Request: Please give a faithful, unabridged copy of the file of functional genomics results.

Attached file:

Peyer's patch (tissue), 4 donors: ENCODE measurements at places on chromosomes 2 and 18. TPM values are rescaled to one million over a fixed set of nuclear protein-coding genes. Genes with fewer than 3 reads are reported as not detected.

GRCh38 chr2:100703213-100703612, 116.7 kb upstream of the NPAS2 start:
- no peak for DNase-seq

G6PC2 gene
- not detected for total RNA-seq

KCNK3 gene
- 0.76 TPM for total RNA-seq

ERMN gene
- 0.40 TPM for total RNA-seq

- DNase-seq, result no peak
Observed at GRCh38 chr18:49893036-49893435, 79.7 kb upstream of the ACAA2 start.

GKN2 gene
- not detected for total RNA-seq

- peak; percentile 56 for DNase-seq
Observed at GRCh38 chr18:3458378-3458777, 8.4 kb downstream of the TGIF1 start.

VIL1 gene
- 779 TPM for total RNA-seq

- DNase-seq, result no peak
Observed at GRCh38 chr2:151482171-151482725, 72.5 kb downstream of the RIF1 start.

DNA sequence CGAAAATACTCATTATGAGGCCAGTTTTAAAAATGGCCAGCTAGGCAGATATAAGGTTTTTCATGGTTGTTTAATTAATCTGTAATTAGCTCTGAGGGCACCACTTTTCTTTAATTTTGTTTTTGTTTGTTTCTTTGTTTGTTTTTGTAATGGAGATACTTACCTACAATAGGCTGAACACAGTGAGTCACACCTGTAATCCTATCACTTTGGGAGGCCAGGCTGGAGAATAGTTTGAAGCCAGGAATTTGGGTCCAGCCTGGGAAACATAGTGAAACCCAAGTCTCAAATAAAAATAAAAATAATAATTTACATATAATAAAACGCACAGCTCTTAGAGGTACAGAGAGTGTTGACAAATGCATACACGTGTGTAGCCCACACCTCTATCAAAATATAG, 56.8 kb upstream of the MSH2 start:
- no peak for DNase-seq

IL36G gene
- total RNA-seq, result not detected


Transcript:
Peyer's patch (tissue), 4 donors: ENCODE measurements at places on chromosomes 2 and 18. TPM values are rescaled to one million over a fixed set of nuclear protein-coding genes. Genes with fewer than 3 reads are reported as not detected.

GRCh38 chr2:100703213-100703612, 116.7 kb upstream of the NPAS2 start:
- no peak for DNase-seq

G6PC2 gene
- not detected for total RNA-seq

KCNK3 gene
- 0.76 TPM for total RNA-seq

ERMN gene
- 0.40 TPM for total RNA-seq

- DNase-seq, result no peak
Observed at GRCh38 chr18:49893036-49893435, 79.7 kb upstream of the ACAA2 start.

GKN2 gene
- not detected for total RNA-seq

- peak; percentile 56 for DNase-seq
Observed at GRCh38 chr18:3458378-3458777, 8.4 kb downstream of the TGIF1 start.

VIL1 gene
- 779 TPM for total RNA-seq

- DNase-seq, result no peak
Observed at GRCh38 chr2:151482171-151482725, 72.5 kb downstream of the RIF1 start.

DNA sequence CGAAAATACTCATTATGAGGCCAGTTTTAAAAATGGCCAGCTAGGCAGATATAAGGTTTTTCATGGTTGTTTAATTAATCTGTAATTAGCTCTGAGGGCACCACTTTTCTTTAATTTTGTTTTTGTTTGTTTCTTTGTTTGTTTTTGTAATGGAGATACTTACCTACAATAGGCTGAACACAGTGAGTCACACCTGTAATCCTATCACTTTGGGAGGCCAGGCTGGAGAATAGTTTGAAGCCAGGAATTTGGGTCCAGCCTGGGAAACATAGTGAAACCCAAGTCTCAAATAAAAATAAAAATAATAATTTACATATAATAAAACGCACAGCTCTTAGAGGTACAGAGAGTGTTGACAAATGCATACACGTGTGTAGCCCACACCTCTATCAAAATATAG, 56.8 kb upstream of the MSH2 start:
- no peak for DNase-seq

IL36G gene
- total RNA-seq, result not detected